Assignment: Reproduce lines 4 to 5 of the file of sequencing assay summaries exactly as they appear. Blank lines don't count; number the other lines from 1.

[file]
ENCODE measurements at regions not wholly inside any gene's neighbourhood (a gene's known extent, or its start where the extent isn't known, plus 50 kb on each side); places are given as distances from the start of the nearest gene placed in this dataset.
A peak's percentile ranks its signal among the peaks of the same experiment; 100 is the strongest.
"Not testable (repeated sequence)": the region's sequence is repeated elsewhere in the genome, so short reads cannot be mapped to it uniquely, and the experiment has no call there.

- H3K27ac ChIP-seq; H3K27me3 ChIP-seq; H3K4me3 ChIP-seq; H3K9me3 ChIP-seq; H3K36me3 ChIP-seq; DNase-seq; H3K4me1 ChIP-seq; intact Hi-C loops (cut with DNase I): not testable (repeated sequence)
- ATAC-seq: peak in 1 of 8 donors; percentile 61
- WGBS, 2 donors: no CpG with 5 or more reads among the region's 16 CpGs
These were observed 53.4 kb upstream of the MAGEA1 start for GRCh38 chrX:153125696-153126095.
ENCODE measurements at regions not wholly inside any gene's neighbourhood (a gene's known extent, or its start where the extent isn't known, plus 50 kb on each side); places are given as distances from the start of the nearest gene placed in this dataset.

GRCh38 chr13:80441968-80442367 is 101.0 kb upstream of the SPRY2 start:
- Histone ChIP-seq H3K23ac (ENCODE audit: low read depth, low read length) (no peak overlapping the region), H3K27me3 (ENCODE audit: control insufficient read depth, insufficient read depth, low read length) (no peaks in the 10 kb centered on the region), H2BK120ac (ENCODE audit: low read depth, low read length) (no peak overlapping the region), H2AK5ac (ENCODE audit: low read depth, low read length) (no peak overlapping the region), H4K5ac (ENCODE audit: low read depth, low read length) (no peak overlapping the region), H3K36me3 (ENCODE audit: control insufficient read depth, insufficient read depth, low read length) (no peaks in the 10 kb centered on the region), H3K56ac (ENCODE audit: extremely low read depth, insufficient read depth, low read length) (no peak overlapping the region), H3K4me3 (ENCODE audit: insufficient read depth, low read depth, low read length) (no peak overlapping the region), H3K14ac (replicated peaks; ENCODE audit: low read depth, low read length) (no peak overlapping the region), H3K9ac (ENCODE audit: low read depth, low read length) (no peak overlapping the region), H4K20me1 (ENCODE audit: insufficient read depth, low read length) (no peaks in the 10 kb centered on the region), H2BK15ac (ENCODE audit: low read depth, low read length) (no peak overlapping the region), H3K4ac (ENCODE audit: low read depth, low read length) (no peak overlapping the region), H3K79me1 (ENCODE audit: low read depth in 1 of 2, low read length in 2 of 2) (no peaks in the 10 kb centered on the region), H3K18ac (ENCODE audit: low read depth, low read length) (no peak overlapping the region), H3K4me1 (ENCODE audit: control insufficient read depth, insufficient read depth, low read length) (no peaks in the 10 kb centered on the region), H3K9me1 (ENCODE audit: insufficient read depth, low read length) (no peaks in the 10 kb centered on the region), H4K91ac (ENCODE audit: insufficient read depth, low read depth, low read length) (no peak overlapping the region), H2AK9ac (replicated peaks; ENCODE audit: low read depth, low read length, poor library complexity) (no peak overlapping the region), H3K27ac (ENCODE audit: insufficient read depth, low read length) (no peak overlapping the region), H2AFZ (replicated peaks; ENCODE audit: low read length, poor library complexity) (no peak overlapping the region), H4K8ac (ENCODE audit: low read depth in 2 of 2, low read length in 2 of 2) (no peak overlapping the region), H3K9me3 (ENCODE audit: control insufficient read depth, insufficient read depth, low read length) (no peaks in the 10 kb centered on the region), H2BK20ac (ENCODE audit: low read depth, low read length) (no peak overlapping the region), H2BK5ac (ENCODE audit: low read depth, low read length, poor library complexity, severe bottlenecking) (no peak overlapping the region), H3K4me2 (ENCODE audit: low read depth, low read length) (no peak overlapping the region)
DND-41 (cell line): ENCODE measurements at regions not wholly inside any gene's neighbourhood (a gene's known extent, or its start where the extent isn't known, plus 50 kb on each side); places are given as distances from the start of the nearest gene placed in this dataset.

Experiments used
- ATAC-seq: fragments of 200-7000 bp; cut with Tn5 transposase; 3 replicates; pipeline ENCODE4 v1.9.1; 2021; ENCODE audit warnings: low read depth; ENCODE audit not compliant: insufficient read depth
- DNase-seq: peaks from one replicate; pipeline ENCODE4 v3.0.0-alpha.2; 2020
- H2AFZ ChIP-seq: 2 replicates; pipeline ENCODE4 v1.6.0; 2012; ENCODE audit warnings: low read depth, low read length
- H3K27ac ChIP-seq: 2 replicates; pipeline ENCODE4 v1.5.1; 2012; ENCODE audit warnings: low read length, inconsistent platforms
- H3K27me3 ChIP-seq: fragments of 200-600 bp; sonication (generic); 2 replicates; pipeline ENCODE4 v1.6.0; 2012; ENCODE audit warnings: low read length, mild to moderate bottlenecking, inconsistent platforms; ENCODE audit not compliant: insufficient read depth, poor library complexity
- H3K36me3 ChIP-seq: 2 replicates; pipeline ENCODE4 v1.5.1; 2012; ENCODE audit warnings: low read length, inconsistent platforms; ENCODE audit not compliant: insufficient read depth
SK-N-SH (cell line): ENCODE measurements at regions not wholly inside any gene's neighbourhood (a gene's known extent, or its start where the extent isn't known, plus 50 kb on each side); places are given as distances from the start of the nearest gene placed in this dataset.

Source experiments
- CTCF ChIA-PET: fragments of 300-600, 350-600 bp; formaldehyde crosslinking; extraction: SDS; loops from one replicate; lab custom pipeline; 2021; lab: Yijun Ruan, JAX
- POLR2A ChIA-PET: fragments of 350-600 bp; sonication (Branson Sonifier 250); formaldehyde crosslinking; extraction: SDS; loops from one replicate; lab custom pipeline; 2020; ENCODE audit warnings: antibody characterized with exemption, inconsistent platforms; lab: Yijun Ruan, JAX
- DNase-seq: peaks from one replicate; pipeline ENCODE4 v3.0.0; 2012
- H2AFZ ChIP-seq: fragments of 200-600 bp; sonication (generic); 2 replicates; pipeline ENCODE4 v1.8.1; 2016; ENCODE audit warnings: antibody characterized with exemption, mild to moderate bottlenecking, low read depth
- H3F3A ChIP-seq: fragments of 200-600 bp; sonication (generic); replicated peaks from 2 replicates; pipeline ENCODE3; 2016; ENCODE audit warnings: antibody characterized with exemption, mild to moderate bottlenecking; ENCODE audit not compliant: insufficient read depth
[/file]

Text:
- H3K27ac ChIP-seq; H3K27me3 ChIP-seq; H3K4me3 ChIP-seq; H3K9me3 ChIP-seq; H3K36me3 ChIP-seq; DNase-seq; H3K4me1 ChIP-seq; intact Hi-C loops (cut with DNase I): not testable (repeated sequence)
- ATAC-seq: peak in 1 of 8 donors; percentile 61